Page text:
Wanying Kang - VIRTUAL REPEAT
Title and Abstract:
Climate on high obliquity planets
Planets with high obliquity may widely exist in absence of a large moon. This type of planets receive more radiation in the polar regions than in low latitudes, making the equator the coldest region over the globe.
Using a model hierarchy, from a 1D Eady model to a 3D dry dynamic core and then to a full GCM, I aim to understand the atmospheric dynamics on high obliquity planets and address the following questions: 1) whether high obliquity planets are generally warmer or colder than low obliquity equivalents, 2) whether obliquity affects likelihood of water molecules that are evaporated from the surface ocean being detected through spectroscopy, 3) how atmosphere circulates on high obliquity planets, and 4) whether the atmospheric circulation has some potentially observable aspects that can be used to infer the planet’s climate using future observations.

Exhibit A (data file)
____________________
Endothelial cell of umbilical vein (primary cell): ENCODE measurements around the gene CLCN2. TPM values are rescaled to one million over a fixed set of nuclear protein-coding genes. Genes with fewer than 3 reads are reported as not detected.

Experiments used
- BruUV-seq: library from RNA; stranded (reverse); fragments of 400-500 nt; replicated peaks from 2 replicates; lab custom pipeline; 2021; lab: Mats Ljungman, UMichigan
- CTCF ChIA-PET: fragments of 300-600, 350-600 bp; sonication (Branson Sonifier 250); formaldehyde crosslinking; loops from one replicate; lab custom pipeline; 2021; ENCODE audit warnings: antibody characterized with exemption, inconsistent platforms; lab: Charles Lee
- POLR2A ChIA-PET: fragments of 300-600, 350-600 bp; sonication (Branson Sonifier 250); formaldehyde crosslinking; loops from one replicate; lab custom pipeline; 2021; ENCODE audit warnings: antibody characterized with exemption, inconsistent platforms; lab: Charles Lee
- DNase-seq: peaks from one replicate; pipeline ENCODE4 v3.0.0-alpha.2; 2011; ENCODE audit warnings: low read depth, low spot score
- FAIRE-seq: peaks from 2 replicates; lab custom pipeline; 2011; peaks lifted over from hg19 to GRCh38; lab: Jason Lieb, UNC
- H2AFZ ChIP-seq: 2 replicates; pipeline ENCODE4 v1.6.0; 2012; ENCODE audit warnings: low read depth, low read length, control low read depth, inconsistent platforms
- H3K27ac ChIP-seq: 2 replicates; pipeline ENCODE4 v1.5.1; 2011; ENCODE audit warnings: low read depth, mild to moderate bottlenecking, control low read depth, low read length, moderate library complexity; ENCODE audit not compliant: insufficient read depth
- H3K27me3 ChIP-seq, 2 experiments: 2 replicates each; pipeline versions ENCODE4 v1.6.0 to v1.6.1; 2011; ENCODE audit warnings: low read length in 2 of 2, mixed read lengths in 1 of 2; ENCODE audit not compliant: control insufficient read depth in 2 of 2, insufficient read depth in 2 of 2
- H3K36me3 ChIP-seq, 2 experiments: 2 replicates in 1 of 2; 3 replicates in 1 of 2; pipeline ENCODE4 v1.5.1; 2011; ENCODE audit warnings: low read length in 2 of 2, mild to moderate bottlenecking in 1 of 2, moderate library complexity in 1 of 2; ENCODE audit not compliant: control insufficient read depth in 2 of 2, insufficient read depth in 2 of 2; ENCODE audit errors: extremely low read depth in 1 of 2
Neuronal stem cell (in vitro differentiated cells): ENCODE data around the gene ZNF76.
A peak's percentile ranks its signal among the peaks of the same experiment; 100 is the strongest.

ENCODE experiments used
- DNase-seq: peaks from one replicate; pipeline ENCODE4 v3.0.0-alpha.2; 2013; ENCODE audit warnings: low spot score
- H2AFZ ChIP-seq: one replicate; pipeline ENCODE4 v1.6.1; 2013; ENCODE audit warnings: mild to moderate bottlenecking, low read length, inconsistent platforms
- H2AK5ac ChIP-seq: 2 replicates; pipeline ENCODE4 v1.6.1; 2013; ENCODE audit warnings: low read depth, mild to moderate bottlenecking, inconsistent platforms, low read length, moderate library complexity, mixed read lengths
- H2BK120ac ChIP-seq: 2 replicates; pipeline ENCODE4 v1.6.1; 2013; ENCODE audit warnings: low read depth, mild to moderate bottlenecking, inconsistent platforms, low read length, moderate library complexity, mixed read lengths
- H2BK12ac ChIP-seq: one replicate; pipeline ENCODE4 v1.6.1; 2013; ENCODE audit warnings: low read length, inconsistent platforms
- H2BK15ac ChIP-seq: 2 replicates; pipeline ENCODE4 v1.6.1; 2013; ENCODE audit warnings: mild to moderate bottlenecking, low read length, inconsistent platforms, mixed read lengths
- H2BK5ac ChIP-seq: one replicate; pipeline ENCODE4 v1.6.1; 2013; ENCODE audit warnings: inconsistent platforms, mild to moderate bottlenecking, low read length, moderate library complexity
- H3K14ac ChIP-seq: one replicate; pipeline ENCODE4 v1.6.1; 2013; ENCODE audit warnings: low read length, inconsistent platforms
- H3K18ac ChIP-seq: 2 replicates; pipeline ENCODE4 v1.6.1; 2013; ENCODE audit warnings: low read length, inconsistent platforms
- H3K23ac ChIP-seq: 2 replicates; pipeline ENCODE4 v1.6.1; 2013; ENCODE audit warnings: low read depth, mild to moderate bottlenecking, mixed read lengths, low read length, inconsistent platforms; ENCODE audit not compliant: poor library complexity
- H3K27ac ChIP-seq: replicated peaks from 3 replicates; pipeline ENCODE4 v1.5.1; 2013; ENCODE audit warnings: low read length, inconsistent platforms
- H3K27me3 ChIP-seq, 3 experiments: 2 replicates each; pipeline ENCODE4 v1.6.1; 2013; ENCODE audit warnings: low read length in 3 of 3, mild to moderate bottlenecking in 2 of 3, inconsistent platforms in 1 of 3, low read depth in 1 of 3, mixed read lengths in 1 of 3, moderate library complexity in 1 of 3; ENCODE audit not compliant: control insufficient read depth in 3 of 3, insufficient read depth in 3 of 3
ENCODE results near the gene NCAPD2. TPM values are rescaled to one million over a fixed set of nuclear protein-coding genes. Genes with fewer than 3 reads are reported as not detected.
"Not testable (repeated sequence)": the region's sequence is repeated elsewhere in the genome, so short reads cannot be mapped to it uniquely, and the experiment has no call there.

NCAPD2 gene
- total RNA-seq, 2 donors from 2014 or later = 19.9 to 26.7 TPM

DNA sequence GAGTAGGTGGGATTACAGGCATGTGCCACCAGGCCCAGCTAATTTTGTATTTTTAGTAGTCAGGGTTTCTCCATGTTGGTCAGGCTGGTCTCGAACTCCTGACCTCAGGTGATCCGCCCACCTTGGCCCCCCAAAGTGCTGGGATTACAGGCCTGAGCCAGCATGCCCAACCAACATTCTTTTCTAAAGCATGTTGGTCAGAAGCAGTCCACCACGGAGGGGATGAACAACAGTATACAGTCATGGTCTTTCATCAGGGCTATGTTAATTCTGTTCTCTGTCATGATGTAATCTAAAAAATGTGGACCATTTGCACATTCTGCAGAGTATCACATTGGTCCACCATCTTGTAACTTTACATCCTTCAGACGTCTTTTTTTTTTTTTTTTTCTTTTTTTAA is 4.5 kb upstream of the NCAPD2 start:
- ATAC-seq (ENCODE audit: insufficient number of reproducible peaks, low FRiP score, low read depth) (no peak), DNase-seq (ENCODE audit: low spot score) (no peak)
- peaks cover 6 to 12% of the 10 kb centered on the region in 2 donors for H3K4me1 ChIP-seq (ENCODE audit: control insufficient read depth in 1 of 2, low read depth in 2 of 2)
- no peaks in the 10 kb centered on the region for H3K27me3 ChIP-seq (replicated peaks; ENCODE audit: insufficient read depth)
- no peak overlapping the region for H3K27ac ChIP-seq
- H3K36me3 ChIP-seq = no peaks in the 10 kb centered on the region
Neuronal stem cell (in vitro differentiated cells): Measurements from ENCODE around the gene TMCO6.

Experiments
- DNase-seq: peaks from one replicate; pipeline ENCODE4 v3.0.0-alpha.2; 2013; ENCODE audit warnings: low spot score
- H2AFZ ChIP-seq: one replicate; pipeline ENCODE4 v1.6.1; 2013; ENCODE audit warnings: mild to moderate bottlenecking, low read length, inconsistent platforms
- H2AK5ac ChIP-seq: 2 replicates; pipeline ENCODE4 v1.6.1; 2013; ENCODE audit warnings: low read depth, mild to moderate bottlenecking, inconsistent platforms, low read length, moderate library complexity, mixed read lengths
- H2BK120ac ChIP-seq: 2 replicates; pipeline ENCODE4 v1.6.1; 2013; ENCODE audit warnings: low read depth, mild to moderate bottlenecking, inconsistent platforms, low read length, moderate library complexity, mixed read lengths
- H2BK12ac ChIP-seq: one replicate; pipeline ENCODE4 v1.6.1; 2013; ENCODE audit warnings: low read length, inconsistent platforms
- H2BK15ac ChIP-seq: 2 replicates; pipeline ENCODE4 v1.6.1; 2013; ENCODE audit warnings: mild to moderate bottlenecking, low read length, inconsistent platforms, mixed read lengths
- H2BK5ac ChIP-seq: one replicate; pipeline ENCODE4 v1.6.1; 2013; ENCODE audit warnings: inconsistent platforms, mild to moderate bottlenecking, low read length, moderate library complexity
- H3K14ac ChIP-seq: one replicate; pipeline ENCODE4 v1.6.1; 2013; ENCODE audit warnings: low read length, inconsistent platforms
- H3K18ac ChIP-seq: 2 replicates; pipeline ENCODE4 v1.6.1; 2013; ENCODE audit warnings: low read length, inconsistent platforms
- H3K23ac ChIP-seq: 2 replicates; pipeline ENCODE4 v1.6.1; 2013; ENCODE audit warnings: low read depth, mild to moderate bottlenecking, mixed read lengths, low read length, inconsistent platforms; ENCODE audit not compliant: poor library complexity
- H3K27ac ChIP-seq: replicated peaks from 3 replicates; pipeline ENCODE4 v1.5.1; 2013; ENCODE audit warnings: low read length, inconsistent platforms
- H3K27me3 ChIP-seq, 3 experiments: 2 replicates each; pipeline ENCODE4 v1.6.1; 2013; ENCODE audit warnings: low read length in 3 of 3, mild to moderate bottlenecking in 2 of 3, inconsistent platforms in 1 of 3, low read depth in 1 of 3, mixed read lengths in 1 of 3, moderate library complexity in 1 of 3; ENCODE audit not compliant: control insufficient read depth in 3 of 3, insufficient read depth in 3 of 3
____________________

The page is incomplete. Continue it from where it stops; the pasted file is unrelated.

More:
The significance of understanding the climate under different configurations is not merely a curiosity about exoplanets; in fact, these seemingly exotic exoplanet regimes provide an opportunity to test our theories. From this work, we realized that atmospheric motions, even in the tropics, do not necessarily